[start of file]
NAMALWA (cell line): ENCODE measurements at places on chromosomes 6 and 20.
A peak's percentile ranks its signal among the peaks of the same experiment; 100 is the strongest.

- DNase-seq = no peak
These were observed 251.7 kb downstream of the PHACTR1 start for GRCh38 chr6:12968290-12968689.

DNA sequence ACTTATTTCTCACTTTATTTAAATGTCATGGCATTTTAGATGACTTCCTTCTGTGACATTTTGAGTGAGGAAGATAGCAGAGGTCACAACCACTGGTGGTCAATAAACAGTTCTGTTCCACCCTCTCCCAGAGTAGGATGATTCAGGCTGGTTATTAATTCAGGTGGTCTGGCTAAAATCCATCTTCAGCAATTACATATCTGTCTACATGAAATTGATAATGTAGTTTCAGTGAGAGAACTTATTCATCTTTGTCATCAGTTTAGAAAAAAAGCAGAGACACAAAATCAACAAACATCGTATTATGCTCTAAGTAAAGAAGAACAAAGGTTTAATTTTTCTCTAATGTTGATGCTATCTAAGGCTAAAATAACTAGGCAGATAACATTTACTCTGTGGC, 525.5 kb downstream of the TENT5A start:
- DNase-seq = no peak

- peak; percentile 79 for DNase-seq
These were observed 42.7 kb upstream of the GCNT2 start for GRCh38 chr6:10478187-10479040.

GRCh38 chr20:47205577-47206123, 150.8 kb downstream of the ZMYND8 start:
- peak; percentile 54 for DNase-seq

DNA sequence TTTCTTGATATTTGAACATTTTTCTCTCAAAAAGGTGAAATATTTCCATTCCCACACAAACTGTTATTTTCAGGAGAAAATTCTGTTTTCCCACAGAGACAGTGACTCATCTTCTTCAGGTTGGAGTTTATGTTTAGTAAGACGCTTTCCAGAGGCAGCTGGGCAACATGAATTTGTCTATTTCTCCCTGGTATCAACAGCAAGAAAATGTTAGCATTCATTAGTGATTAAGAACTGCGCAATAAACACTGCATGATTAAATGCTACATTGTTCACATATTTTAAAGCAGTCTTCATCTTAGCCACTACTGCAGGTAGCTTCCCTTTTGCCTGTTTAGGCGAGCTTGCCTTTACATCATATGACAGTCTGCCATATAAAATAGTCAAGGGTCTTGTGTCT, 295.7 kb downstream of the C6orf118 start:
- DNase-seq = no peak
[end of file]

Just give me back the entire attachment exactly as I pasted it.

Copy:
NAMALWA (cell line): ENCODE measurements at places on chromosomes 6 and 20.
A peak's percentile ranks its signal among the peaks of the same experiment; 100 is the strongest.

- DNase-seq = no peak
These were observed 251.7 kb downstream of the PHACTR1 start for GRCh38 chr6:12968290-12968689.

DNA sequence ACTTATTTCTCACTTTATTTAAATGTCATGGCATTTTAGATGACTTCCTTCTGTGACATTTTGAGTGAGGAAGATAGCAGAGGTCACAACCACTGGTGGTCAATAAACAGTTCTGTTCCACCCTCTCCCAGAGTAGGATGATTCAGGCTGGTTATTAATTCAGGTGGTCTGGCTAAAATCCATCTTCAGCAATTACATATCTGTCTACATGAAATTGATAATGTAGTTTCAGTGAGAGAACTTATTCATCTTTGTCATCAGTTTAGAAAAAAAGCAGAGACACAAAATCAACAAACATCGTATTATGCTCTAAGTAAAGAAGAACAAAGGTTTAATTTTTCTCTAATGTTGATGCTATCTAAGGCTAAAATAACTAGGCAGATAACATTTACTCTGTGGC, 525.5 kb downstream of the TENT5A start:
- DNase-seq = no peak

- peak; percentile 79 for DNase-seq
These were observed 42.7 kb upstream of the GCNT2 start for GRCh38 chr6:10478187-10479040.

GRCh38 chr20:47205577-47206123, 150.8 kb downstream of the ZMYND8 start:
- peak; percentile 54 for DNase-seq

DNA sequence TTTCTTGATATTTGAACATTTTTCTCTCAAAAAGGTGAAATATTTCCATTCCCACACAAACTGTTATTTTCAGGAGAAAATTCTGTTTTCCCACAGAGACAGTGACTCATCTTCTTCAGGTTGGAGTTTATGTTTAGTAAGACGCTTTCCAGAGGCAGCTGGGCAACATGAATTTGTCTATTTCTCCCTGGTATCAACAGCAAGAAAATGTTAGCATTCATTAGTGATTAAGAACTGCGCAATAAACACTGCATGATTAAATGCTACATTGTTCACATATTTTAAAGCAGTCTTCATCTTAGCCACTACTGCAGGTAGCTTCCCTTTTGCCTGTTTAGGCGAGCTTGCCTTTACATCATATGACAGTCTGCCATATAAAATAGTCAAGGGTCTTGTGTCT, 295.7 kb downstream of the C6orf118 start:
- DNase-seq = no peak